POWER PLANT: One Nakajima NK-1B “Sakae” radial engine, rated at 1,100 hp
PERFORMANCE: No data available
COMMENT: On 26 April 1939, a German Messerschmitt Me 209 V1 set a new world speed record of almost 469 mph. This relative small Me 209 was a completely new aircraft and not to mistake for a replacement of the Messerschmitt Me 109, entering service with the Luftwaffe at the same time. Its only purpose was to set a new speed record.
Impressed by that speed the Imperial Japanese Navy Air Force authorized the Yokosuka Naval Air Technical Arsenal, Yokosuka also known as Kaigun Koku Gijutsusho or Kugisho to propose several designs of similar aircraft. In a complete reversal from previous Japanese Navy requirements priority was given speed, rate of climb, and maneuverability.
One design was built around a Nakajima NK1 “Sakae” radial engine, one of the most powerful engines available in Japan at that time. Another design proposed by Kugisho was the Kugisho HA-40, powered by a Kawasaki Ha-40 liquid-cooled engine derived from the German Daimler-Benz DB 601A. A more powerful variant of this engine was installed in the world record-breaking Messerschmitt Me 209 V1.
Although calculations and designs were in an advanced stage none of the Kugisho projects were realized
Noteworthy is the fact that the Imperial Japanese Army Air Force had similar projects, e. g. the Kawasaki Ki-60.
POWER PLANT: Two Pratt & Whitney R-2800-27 “Double Wasp” radial engines, rated at 2,000 hp each
PERFORMANCE: 355 mph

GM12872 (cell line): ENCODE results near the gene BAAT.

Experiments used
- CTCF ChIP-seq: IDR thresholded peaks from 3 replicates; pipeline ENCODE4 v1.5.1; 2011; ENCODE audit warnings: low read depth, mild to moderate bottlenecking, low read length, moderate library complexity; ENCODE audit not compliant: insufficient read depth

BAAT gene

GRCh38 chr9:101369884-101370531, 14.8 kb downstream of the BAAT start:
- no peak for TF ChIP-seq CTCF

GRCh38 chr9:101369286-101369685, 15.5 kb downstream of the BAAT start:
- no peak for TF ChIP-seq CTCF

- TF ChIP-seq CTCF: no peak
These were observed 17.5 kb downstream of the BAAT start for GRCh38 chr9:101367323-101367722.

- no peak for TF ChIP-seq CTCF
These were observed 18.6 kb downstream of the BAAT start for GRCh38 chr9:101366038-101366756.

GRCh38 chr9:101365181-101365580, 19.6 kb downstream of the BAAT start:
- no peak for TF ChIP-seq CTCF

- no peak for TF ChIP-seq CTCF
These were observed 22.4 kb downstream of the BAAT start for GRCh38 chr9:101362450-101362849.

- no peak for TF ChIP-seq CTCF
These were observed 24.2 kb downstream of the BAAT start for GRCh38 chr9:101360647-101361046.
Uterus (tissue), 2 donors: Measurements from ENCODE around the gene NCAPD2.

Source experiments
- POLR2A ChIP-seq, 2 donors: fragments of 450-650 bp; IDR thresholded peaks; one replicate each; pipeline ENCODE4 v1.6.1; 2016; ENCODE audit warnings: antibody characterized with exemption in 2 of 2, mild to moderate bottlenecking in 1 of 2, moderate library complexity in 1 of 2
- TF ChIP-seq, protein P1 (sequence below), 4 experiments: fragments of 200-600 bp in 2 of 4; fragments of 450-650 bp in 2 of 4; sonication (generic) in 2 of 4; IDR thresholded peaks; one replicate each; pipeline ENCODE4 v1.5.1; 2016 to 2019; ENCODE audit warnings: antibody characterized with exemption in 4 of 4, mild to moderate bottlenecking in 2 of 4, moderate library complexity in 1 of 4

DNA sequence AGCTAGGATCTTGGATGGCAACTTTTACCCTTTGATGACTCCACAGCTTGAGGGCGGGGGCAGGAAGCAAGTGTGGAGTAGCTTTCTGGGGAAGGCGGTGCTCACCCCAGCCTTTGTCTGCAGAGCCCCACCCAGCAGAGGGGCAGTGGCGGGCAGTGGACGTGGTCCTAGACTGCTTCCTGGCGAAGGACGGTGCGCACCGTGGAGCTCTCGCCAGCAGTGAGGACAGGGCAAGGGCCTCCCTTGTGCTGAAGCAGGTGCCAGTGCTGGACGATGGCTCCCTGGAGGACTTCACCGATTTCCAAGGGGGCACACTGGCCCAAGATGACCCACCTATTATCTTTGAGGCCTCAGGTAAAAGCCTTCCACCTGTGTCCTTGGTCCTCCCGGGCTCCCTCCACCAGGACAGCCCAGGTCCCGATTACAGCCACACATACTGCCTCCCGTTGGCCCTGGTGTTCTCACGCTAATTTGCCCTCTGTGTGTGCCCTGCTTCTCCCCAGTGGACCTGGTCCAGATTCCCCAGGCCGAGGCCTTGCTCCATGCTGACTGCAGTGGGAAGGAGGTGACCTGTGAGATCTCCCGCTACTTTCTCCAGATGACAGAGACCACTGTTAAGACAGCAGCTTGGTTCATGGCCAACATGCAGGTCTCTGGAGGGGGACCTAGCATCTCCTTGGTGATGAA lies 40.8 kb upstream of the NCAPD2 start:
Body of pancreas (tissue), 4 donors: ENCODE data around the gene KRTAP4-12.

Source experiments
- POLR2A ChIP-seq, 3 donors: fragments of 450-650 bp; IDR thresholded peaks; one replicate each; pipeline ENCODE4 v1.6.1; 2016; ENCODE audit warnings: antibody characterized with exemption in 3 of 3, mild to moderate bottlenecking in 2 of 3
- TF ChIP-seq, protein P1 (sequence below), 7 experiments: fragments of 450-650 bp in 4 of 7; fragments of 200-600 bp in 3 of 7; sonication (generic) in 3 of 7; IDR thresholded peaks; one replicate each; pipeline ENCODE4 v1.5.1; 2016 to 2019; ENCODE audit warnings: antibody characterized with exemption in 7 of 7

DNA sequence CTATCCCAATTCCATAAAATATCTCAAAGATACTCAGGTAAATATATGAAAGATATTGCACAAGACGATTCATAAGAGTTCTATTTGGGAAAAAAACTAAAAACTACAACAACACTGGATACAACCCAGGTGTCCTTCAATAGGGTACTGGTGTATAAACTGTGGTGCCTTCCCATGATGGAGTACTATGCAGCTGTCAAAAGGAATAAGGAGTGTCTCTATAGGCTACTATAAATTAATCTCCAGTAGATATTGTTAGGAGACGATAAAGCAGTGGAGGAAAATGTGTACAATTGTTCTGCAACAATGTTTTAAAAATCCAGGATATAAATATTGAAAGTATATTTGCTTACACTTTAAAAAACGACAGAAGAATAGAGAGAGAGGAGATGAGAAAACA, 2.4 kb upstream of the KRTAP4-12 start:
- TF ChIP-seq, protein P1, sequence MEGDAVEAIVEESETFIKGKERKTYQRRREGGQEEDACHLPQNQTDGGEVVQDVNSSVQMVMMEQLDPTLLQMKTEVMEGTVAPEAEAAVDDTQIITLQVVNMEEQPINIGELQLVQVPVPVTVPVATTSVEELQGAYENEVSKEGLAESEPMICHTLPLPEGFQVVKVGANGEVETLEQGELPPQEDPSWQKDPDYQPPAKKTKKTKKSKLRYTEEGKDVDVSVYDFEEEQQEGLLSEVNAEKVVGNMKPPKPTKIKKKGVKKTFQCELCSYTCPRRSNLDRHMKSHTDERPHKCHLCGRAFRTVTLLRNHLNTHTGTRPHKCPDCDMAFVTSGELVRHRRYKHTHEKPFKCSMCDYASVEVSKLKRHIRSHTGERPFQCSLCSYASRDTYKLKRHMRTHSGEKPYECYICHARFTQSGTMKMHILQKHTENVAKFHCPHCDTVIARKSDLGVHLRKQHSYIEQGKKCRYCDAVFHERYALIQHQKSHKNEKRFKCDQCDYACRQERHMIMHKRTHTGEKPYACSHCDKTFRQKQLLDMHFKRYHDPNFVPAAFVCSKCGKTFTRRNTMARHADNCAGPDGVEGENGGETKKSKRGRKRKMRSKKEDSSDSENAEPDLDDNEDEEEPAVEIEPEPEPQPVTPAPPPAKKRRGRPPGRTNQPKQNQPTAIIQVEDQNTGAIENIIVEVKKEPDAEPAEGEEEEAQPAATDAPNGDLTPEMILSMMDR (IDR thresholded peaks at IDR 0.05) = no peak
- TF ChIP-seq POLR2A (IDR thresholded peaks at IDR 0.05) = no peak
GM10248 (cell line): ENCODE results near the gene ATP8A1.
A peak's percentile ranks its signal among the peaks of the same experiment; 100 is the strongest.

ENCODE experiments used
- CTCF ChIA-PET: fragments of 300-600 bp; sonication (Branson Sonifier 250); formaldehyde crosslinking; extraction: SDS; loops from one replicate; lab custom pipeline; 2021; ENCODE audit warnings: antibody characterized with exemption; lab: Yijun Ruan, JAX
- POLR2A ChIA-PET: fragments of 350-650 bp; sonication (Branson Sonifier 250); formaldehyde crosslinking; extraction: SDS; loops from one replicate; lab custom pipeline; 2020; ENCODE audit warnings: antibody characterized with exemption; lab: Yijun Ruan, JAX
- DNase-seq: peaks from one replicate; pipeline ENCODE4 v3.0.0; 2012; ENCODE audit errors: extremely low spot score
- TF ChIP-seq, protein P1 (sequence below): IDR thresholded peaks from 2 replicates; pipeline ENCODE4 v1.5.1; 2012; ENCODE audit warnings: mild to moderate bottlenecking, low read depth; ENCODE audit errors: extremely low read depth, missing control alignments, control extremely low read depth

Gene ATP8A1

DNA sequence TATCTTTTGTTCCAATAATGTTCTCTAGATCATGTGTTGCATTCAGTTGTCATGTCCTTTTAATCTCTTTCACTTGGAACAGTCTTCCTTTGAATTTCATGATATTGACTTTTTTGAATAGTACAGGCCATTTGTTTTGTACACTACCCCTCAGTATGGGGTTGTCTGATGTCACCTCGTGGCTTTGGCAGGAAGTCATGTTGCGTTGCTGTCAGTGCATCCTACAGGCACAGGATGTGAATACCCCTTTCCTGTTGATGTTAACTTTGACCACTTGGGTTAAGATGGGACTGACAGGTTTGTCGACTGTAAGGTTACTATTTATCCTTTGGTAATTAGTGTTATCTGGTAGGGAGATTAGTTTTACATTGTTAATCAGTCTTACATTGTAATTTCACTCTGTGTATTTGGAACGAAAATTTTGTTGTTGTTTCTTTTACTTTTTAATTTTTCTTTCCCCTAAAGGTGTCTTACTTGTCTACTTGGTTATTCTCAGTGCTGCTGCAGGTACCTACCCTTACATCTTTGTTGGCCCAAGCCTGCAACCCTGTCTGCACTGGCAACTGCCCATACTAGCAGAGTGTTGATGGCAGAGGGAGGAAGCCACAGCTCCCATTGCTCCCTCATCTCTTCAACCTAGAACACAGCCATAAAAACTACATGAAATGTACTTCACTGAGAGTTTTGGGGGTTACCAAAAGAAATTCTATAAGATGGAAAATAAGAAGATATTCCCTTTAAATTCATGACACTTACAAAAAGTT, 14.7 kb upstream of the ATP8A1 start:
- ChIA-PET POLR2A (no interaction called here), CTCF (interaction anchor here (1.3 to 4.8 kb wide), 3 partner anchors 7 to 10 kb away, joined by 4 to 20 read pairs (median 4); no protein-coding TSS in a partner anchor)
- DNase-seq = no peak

COMMENT: The A-26 “Invader” was Douglas Aircraft’s successor to the A-20 (DB-7) “Havoc”, also known as Douglas “Boston”, one of the most successful and widely operated types flown by Allied air forces in World War II. The Douglas XA-26 prototype first flew on 10 July 1942. Flight tests revealed excellent performance and handling, but problems with engine cooling led to cowling changes and elimination of the propeller spinners on production aircraft. Repeated collapses during testing led to strengthening of the nose landing gear.
The Douglas A-26 was originally built in two different configurations. The Douglas A-26B had a gun nose, which originally could be equipped with a combination of armament including 12.7 mm machine guns, 20mm or 37mm auto cannon, or even a 75mm pack howitzer (which was never used operationally). Normally the gun nose version housed six (or later eight) .50 caliber machine guns, officially termed the “all-purpose nose”, later commonly known as the “six-gun nose” or “eight-gun nose”. The Douglas A-26C “Invader” had a glass” nose, officially termed the “Bombardier nose” and contained a Norden bombsight for medium altitude precision bombing.